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Güdel Group's Tire-Tracking System Gains Traction

The HF RFID solution can be used to monitor tire production, as well as to manage the trays used to transport and store uncured tires.
By Claire Swedberg

In addition, Güdel Group required that a bar-coded serial number be printed at the top of the label for situations in which the use of RFID would not be possible. "We deliver preprinted and preprogrammed labels with bar codes and the Güdel logo in red," Linti explains. "To protect the label in washing processes and against scratching, we provide the label with a clear coating [lamination]."

A tire factory is a uniquely challenging environment for RFID tags, due to the dirt and vapors that can be found around the tires. These pollutants would affect the ability to scan a bar code, Linti says. "In a dirty environment," he states, "we also expect [RFID to provide] a more stable reading process over a long time, as the bar code might be contaminated over time with pollutants in the vapors from the curing process."

Güdel Group's RFID-enabled solution includes Rockwell Automation RFID readers for capturing data encoded to each tray's RFID tag.
Güdel Group's RFID-enabled solution—which includes Rockwell Automation readers to capture data encoded to the trays' tags—interfaces with the PLC and the user's own manufacturing and management software.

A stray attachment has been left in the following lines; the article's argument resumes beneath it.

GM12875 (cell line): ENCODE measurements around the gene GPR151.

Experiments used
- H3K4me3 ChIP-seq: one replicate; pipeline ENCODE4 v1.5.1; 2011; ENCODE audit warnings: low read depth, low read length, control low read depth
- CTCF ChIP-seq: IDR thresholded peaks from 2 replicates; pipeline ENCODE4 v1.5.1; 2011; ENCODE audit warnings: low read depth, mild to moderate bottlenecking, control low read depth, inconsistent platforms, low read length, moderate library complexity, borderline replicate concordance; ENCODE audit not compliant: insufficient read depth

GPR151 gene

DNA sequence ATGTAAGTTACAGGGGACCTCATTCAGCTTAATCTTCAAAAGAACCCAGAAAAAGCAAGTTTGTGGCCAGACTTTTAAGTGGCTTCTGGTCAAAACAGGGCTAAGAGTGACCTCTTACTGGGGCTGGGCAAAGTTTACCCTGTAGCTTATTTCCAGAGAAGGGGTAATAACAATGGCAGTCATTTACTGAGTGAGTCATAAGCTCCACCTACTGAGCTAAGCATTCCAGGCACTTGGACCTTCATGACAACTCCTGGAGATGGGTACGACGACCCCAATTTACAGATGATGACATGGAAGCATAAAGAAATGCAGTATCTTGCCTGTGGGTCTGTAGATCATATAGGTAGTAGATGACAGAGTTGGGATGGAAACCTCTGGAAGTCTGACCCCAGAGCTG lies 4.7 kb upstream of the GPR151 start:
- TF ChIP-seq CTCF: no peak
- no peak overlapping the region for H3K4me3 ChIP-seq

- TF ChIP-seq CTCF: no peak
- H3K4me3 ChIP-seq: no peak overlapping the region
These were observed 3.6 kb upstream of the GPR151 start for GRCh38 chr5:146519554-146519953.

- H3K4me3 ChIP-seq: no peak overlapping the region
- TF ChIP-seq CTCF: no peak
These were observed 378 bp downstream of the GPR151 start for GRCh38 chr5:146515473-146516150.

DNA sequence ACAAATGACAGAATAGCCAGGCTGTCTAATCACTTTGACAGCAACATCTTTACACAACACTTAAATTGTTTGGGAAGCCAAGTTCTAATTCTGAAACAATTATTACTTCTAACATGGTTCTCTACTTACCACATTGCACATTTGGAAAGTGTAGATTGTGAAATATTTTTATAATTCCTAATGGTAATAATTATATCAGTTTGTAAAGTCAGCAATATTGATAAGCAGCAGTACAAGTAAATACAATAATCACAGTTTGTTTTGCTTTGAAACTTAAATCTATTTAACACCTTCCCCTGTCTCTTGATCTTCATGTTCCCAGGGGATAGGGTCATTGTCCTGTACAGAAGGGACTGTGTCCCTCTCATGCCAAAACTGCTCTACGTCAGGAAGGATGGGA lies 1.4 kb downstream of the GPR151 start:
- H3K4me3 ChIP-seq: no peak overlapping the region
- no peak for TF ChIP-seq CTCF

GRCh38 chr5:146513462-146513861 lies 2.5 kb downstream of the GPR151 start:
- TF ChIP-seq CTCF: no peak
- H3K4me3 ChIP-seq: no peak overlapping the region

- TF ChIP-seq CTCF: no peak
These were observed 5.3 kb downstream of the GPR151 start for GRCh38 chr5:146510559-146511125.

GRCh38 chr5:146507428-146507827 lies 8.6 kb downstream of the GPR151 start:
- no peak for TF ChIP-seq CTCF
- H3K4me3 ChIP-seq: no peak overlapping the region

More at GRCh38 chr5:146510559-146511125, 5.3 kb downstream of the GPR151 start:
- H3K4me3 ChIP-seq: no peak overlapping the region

Readers are installed in two places, Güdel says: on the device running the AS/RS system—specifically on the Z-axis carriage close to a telescopic fork—and at the station where the tire is placed into the tray.

First, a new tire is associated with a tray's tag ID number. The station's Rockwell Automation reader interrogates the tag, and users can input any necessary data regarding that tire, including its product number, size and style. This information is then linked to a time and date stamp and written to the tray's tag.

"Using RFID technology on the trays, each tire can be identified, including all needed production data," Güdel says. So when the tire is moved through the manufacturing process and then to the AS/RS area, the tray passes the reader mounted at the curing area's entrance, thereby cross-checking tire type and the conditions under which that tire has been stored.

The company can access that information for historical purposes, to confirm not only what processes the tire went through and when, but also the tray, thereby confirming each time it is used. That usage data can also enable the tire manufacturer to track how often the tray has been used and, therefore, when it may be due for replacement, cleaning or maintenance.

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